|Thu Mar 20 @ 7:30PM - 09:00PM|
IS THE GOOD LIFE POSSIBLE WITHOUT GOD
|Thu Apr 10 @ 2:00PM - 04:00PM|
Why is there something and not nothing ?
|Thu Apr 17 @ 7:30PM - 09:00PM|
HUMAN RIGHTS ISSUES
|Thu May 08 @ 2:00PM - 04:00PM|
The crisis religions face.
|Thu May 15 @ 7:30PM - 09:00PM|
ETHICAL DILEMMA DRAW
Nicholas Bamber, our Web Administrator gave an engrossing talk on 'The Shape of Creationist Lies'. Most of the audience never realised how many different types of creationist lies there were, including the fact that creationists say that "zoologists are still searching for the crocduck".(pictured right). The talk was very well researched and Nicholas finished by summing up the various forms of creationist lies.
As one of our quarterly outings to different places, the Star & Garter pub in Greenwich was chosen as the venue. On the first Wednesday of each month, the Greenwich Skeptics in the Pub hold their meetings and this month the meeting was titled "Interview with a Vampire Expert". Deborah Hyde gave an excellent presentation (including handing out free vampire teeth sweets to successful answers to her occassional Vampire quiz questions). We learnt that there were two main types of Vampire: Literary and Folkloric. There were comparisons to warding off Vampires by burning someones heart and eating the ashes, to religious holy communion with the wafer. And Deborah's tip of the day to ward off Vampires, is to create a 'Witch Bottle' containing hairclippings, fingernails and other personal bits, and then put the witch bottle outside your front door. Not sure what the neighbours would think. Deborah Hyde is shown in the picture on the right with Chris French, the chair of the Greenwich branch of Skeptics in the Pub. For more information visit http://greenwich.skepticsinthepub.org. One of our members who also came along, Moya, said it was an excellent evening and she would go again.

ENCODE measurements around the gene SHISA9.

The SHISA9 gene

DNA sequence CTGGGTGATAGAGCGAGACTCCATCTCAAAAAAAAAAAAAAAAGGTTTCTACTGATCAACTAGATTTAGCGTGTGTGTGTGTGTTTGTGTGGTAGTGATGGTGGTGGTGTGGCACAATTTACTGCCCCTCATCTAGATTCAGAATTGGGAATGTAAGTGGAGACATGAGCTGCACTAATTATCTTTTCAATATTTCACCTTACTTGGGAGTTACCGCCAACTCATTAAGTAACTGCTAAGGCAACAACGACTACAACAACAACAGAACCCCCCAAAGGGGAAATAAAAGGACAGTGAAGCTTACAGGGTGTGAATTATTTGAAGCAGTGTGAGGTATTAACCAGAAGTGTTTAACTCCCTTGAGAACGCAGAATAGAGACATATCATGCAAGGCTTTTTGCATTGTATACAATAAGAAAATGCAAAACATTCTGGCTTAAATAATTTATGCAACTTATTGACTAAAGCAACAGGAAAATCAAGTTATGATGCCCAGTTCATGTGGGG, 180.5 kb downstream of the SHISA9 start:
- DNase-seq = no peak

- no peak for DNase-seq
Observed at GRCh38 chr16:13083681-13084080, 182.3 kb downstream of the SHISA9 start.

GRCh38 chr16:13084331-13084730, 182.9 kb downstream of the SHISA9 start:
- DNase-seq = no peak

Ben Jarman, former School Teacher, (pictured with Sam Becker - Treasurer, who invited Ben to speak to us) spoke about his work with "Fine Cell" as Volunteer and Programmes Manager. He is involved in helping long term prisoners learn needlework skills and was able to show us some samples of their work. Some prisoners become so talented that they receive commissions for their work. He mentioned that some Prisons were sceptical about providing needles and scissors to prisoners who might self-harm but said that strangely enough, this provided an outlet for prisoners to channel their energies and reflect more positively on their lives, and reduced the level of self-harming. However, if tools go missing from a workshop, this can involve an 8 to 10 day shut down in order for all the prison cells to be searched. We were grateful that there were organisations like Fine Cell who help long term, often vulnerable prisons, find a new direction in their lives, as part of a rehabilitative process.